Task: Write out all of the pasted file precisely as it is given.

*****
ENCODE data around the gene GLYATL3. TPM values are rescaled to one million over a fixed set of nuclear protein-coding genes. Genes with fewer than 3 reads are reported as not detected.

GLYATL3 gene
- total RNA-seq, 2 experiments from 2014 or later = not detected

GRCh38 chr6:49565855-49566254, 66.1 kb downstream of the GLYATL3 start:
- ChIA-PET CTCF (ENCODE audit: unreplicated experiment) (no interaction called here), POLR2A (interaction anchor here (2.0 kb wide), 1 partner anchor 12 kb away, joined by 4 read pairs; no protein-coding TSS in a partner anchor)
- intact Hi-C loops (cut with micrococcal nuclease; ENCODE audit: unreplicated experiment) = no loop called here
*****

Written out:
ENCODE data around the gene GLYATL3. TPM values are rescaled to one million over a fixed set of nuclear protein-coding genes. Genes with fewer than 3 reads are reported as not detected.

GLYATL3 gene
- total RNA-seq, 2 experiments from 2014 or later = not detected

GRCh38 chr6:49565855-49566254, 66.1 kb downstream of the GLYATL3 start:
- ChIA-PET CTCF (ENCODE audit: unreplicated experiment) (no interaction called here), POLR2A (interaction anchor here (2.0 kb wide), 1 partner anchor 12 kb away, joined by 4 read pairs; no protein-coding TSS in a partner anchor)
- intact Hi-C loops (cut with micrococcal nuclease; ENCODE audit: unreplicated experiment) = no loop called here